While important, the whole episode with Andromeda has really been a sidequest. Perseus still hasn’t saved his mom from Polydectes. And, wouldn’t you know it, they don’t believe that a guy like Perseus could have possibly slain Medusa and taken her head. Therefore, “greeted by a storm of insults [Perseus] displayed the Gorgon’s head, averting his own gaze as he did so, and turned them all to stone.” Yeah, he went nuclear on them. It’s getting increasingly easier for Perseus to take the nuclear option.
It’s surprising, then, that Perseus hands Medusa’s head over to Athena, as simple as that. There is no prolonged discussion, no need to convince him. It’s as if Perseus knows that this is the way to do things. He’s retiring from the hero biz. He also gives up his sandals, wallet, and helmet to Hermes. And while the adventuring gear might be understandable, Medusa’s head is a strategic weapon that would be useful to a king.
He’s already proven its usefulness in dealing with a large number of enemies. No army, no matter how great, would be able to stand against Medusa’s head. He would be able to ensure the safety of his people for as long as he reigned. And that’s the problem.
First, there’s no guarantee it would only be defensive. Yes, he’s acted responsibly so far, but power corrupts yadda yadda. He showed restraint with the Kraken and with the attack at his wedding, but had no problem petrifying Polydectes’s entire inner circle. How long until Perseus went from a great defender to a monstrous conqueror?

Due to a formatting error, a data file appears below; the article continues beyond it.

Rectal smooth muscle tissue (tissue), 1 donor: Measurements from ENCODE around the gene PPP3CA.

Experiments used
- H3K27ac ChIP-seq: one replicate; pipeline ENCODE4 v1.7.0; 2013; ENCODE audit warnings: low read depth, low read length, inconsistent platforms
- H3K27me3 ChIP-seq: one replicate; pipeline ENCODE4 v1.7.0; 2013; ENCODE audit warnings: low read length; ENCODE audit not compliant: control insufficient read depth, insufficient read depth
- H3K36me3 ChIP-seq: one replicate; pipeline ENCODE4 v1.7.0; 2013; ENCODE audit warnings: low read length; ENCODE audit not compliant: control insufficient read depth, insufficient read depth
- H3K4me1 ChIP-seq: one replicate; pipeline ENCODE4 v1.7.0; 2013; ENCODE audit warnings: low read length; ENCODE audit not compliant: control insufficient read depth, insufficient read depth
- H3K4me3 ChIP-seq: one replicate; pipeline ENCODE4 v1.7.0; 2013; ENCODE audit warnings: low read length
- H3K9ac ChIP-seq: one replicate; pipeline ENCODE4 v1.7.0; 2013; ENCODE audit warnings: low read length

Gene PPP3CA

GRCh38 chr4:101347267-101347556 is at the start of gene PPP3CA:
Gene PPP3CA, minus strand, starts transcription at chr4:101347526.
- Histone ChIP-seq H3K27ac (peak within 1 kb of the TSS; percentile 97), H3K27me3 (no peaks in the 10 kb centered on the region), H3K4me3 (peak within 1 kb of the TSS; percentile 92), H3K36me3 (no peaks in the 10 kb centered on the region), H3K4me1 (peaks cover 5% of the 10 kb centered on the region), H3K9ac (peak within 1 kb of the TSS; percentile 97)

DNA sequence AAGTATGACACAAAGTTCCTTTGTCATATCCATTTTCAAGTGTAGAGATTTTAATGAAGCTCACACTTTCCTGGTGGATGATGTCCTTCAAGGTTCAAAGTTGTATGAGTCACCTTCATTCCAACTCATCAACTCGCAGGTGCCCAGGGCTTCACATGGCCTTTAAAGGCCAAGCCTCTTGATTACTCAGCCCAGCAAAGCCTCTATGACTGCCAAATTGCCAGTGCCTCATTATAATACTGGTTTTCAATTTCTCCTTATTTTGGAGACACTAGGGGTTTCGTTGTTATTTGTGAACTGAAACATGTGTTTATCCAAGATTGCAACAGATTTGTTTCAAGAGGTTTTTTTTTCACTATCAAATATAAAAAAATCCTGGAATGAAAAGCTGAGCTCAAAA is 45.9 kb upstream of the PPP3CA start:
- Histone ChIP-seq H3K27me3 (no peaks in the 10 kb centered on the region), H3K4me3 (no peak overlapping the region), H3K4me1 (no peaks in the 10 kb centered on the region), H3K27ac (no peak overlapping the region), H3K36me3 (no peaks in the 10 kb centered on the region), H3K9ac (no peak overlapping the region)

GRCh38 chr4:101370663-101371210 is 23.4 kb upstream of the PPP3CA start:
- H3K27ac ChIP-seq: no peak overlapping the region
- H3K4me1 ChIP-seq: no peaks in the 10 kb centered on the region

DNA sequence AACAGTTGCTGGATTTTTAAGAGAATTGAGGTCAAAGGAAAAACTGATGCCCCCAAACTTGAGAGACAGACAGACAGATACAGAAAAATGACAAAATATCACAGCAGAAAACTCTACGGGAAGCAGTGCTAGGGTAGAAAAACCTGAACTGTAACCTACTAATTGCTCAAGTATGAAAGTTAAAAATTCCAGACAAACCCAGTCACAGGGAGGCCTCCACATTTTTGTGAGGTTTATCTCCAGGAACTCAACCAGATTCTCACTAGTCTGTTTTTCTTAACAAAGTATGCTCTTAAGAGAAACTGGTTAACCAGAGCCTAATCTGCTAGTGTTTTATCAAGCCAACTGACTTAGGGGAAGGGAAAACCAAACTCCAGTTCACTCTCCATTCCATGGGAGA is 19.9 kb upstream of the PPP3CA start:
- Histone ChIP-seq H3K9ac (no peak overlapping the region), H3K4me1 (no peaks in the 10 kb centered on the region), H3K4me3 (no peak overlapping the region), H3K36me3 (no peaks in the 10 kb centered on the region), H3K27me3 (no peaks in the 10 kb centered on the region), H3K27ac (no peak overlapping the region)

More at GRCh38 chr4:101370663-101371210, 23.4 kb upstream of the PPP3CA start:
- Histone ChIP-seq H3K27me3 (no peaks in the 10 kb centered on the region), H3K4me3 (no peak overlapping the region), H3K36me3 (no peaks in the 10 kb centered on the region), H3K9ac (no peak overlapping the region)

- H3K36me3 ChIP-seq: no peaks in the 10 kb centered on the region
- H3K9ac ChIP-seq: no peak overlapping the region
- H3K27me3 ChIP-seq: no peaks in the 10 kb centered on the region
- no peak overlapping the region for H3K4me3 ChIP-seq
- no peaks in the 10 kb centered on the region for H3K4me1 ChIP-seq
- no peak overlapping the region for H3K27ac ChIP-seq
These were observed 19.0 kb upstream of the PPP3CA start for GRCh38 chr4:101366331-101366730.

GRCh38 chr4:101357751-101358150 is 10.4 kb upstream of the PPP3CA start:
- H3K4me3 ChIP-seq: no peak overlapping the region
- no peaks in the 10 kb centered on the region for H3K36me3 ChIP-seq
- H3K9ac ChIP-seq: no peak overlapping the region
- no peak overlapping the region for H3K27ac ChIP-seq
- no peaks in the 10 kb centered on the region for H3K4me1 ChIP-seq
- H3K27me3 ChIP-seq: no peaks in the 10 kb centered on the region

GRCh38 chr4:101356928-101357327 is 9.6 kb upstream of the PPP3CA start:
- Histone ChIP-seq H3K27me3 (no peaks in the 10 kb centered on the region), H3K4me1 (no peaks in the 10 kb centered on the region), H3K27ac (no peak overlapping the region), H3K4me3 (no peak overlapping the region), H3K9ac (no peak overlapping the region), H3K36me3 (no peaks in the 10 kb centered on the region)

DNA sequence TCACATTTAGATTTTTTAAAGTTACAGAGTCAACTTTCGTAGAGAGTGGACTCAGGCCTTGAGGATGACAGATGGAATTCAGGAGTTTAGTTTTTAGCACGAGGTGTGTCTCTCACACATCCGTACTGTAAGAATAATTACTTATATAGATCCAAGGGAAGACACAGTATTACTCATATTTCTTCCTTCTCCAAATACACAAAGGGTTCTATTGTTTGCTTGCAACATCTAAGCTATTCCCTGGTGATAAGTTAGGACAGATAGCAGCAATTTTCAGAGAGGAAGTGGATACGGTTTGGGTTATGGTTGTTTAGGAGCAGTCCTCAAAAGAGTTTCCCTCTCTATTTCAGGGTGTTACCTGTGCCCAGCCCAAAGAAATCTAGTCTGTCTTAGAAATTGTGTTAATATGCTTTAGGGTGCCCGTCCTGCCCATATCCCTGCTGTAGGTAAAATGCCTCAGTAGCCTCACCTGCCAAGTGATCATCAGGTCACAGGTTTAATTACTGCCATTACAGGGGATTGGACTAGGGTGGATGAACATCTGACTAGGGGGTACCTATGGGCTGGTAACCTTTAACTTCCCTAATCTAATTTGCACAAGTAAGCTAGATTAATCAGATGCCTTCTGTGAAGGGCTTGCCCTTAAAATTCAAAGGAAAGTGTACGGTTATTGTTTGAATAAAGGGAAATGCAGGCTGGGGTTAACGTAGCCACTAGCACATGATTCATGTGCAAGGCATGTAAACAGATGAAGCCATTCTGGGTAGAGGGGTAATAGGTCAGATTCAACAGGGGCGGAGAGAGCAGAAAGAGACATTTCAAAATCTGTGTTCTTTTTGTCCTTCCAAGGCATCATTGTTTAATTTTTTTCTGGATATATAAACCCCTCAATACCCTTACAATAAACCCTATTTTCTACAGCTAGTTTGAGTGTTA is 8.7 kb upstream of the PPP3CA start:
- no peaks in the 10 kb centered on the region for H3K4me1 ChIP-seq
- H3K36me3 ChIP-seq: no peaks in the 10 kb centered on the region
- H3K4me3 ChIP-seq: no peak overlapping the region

Problem two is much scarier. Let’s say that Perseus continues being Perseus and does the right thing for his entire life. He’s still mortal. He’s going to die. Then what? The Greeks don’t exactly have a great track record when it comes to succession of power. More than that, who is to say that Perseus’s heir, or his heir’s heir doesn’t become a bloodthirsty conqueror? Medusa’s head is far too powerful a weapon to leave in the hands of someone who will not use it responsibly?
Also, such a powerful weapon makes him a target. While no one will want to send entire armies to become petrified, every neighboring king will resent Perseus having such a weapon at his disposal, and they’ll want it for themselves.
The wise solution is exactly what Perseus did, turn it over to Athena. This kind of wisdom is not seen in many of the Greek heroes. Odysseus, Achilles, Agamemnon, and Jason certainly didn’t show this much wisdom, either. But we’ll deal with those another time. Perseus willingly surrenders these powerful weapons, and also demonstrates that he will be a wise king. He goes on to further the entire Perseid dynasty, which is mostly peaceful. He and Andromeda are also immortalized as constellations. Andromeda’s parents are there, too, but theirs is a punishment.